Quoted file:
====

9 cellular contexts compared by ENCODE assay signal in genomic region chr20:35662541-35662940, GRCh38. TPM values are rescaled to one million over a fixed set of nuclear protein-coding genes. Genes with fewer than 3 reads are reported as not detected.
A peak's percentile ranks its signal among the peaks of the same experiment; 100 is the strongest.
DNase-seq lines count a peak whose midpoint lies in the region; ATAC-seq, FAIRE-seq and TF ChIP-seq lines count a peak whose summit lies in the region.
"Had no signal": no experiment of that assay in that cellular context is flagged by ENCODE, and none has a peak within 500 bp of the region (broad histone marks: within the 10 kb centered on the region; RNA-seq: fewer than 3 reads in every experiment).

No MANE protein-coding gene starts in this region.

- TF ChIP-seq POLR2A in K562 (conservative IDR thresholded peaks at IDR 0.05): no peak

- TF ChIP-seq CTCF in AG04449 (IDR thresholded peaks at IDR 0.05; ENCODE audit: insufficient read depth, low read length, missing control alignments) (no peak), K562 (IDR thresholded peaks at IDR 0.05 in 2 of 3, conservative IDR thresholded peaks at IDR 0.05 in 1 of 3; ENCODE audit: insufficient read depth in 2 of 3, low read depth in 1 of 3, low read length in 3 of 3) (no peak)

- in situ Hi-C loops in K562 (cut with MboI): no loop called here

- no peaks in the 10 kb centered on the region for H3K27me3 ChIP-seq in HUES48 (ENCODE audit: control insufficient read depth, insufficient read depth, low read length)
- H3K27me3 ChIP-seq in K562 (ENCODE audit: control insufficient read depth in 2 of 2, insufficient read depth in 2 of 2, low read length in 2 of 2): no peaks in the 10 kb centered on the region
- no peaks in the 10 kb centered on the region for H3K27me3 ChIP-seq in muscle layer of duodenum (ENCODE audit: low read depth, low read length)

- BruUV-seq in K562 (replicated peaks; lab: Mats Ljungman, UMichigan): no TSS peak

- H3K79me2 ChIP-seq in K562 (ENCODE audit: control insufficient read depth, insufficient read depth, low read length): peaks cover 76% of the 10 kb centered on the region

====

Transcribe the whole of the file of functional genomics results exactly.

9 cellular contexts compared by ENCODE assay signal in genomic region chr20:35662541-35662940, GRCh38. TPM values are rescaled to one million over a fixed set of nuclear protein-coding genes. Genes with fewer than 3 reads are reported as not detected.
A peak's percentile ranks its signal among the peaks of the same experiment; 100 is the strongest.
DNase-seq lines count a peak whose midpoint lies in the region; ATAC-seq, FAIRE-seq and TF ChIP-seq lines count a peak whose summit lies in the region.
"Had no signal": no experiment of that assay in that cellular context is flagged by ENCODE, and none has a peak within 500 bp of the region (broad histone marks: within the 10 kb centered on the region; RNA-seq: fewer than 3 reads in every experiment).

No MANE protein-coding gene starts in this region.

- TF ChIP-seq POLR2A in K562 (conservative IDR thresholded peaks at IDR 0.05): no peak

- TF ChIP-seq CTCF in AG04449 (IDR thresholded peaks at IDR 0.05; ENCODE audit: insufficient read depth, low read length, missing control alignments) (no peak), K562 (IDR thresholded peaks at IDR 0.05 in 2 of 3, conservative IDR thresholded peaks at IDR 0.05 in 1 of 3; ENCODE audit: insufficient read depth in 2 of 3, low read depth in 1 of 3, low read length in 3 of 3) (no peak)

- in situ Hi-C loops in K562 (cut with MboI): no loop called here

- no peaks in the 10 kb centered on the region for H3K27me3 ChIP-seq in HUES48 (ENCODE audit: control insufficient read depth, insufficient read depth, low read length)
- H3K27me3 ChIP-seq in K562 (ENCODE audit: control insufficient read depth in 2 of 2, insufficient read depth in 2 of 2, low read length in 2 of 2): no peaks in the 10 kb centered on the region
- no peaks in the 10 kb centered on the region for H3K27me3 ChIP-seq in muscle layer of duodenum (ENCODE audit: low read depth, low read length)

- BruUV-seq in K562 (replicated peaks; lab: Mats Ljungman, UMichigan): no TSS peak

- H3K79me2 ChIP-seq in K562 (ENCODE audit: control insufficient read depth, insufficient read depth, low read length): peaks cover 76% of the 10 kb centered on the region